Kraków Philharmonic Wawel Evenings

Sunday, May 12, 2024, 7:00 PM

  • Sunday, May 12, 2024, 7:00 PM

The Kraków Philharmonic has returned to the Wawel Hill! The Royal Castle Senator Hall, that once held the senate meetings and royal weddings, resounds with early music again. This season we will hear works by Baroque giants including Bach, Monteverdi and Vivaldi, works found in  old tablatures and monastery libraries, Baroque arias as well as compositions for flute and harpsichord.

21 October 2023, 7pm
Natalia Jarząbek – flute
Wojciech Turek – bassoon
Zdzisław Bogacz – bassoon
Magdalena Turek – violin
Agata Sanchez Martos – cello
Zofia Satała – harpsichord
Johann Sebastian Bach Flute Sonata in C major BWV 1033
Antonio Vivaldi Bassoon Sonata in B flat major RV 46 
Johann Sebastian Bach Vilin Sonata in C minor BWV 1017
Johann Sebastian Bach Fantasia and Chromatic Fugue in D minor for harpsichord solo BWV 903
Georg Friedrich Haendel Sonata g –moll na dwa bassoony i b.c. op. 2 nr 8 HWV 393

4 February 2024, 7pm
Annika Mikołajko-Osman
– soprano
Male Voca, Ensemble Triplum:
Piotr Piwko – tenor
Maciej Michalik – baritone
Mariusz Zarzycki – bass
Collegium Clara Tumba Early Music Ensembele:
Francesco Tozzi – artistic direction, recorders
Adrianna Kania – hurdy-gurdy
Agata Sanchez Martos – soprano and bass violas da gamba
Kristin Jurkowski – bass viola da gamba
Agnieszka Kaczmarek-Bialic – harp
Anna Huszczo – harpsichord
Tiago Matos – percussion instruments
Breve regnum erigitur (anonymous, 15th c.)
O najdroższy kwiatku (anonymous, 15th c.) 
Alfonso X de Castilla (1221–1284) Rosa das rosas (Cantigas de Santa Maria, 13th c.) 
Wacław of Szamotuły (1520–1560) Modlitwa gdy dziatki spać idą
Giovanni Francesco Anerio (1569–1630) O Virgo Benedicta a 2 (Viridario Musico-Marianum, 1627)
Marcin Mielczewski (1605–1651) Exaudi Domine
Organ Tablature of Jan of Lublin Poznanie – Cenar (ca. 1540)
Alia Polonica (Codex Vietoris, 17th c., anonymous) 
Pagamoszka Bergamasca (17th c., anonymous)
Wojciech Długoraj (1550–1619) Vilanella Polonica (Lute tablature, 1619) 
Diomedes Cato (1560–1627) Chorea Polonica (J.B. Besard, Thesaurus harmonicus, 1603) 
Polish Dance (Lute tablature, 16th c., anonymous) 
Valachia tanz (Vietoris Codex, anonymous) 
Ave in aevum (15th c., anonymous) 
Johannes Nucius (1556–1620) Salve Regina Misericordiae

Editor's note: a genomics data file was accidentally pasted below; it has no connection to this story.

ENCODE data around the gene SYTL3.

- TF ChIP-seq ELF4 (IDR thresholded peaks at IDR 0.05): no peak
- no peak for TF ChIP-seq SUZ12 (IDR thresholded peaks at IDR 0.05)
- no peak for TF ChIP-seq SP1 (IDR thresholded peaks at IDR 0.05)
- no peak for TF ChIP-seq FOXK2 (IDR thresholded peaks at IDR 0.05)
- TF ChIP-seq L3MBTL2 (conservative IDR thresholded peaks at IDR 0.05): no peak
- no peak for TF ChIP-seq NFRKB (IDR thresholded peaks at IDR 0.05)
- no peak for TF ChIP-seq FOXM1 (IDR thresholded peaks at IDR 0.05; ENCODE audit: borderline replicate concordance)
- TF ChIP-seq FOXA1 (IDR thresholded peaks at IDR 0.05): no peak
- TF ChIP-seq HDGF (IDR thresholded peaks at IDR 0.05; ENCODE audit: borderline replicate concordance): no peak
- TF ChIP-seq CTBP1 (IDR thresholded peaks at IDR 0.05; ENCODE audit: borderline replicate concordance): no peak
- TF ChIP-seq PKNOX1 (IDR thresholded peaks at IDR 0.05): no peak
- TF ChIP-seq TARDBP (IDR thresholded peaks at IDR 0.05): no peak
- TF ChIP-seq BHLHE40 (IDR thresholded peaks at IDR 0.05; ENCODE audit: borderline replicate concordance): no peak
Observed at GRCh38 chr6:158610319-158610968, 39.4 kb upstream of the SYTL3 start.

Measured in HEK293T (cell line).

17 March 2024, 7pm
Joanna Stawarska
– soprano
Violetta Szopa-Tomczyk – Baroque violin
Paweł Stawarski – Baroque violin and viola
Bartosz Kokosza – Baroque cello
Justyna Grabowska – harpsichord
in programme: Giovanni Gabrieli, Claudio Monteverdi, Antonio Vivaldi, Francesco Spinancino, Joan Ambrosio Dalza, Vincenzo Capirola 

12 May 2024, 7pm
Magdalena Di Blasi
– flute
Andrzej Zawisza – harpsichord 
Johann Sebastian Bach Sonata in C major BWV 1033
Joseph Bodin de Boismortier Sonata in G major Op. 91 No. 3
Jacques Duphly La de Belombre for harpsichord solo
Antoine Forqueray La Portugaise for harpsichord solo
Claude Balbastre La Lugeac for harpsichord solo
Antonio Vivaldi Sonata in C major RV:48
Antonio Vivaldi / J.J. Rousseau La printemps de Vivaldi for flute solo
Joseph Bodin de Boismortier Sonata in E minor Op. 91 No. 4

Wawel Royal Castle

Wawel 5

The spectacular renaissance palace that we admire today atop Wawel Hill is the result of the refurbishment of the Gothic Royal Castle in the first half of the 16th century according to the wishes of Sigismund I the Old (Zygmunt Stary). It was the abode of Polish kings and their closest family, while the stately halls provided a backdrop for courtly and political life.

The impressive space of the arcaded courtyard is where you enter the individual exhibitions: the State Rooms, Royal Private Apartments, Crown Treasury and Armoury, and Oriental Art. Those interested in the history of the castle and the hill in the early medieval times are welcome to visit the Lost Wawel exhibition.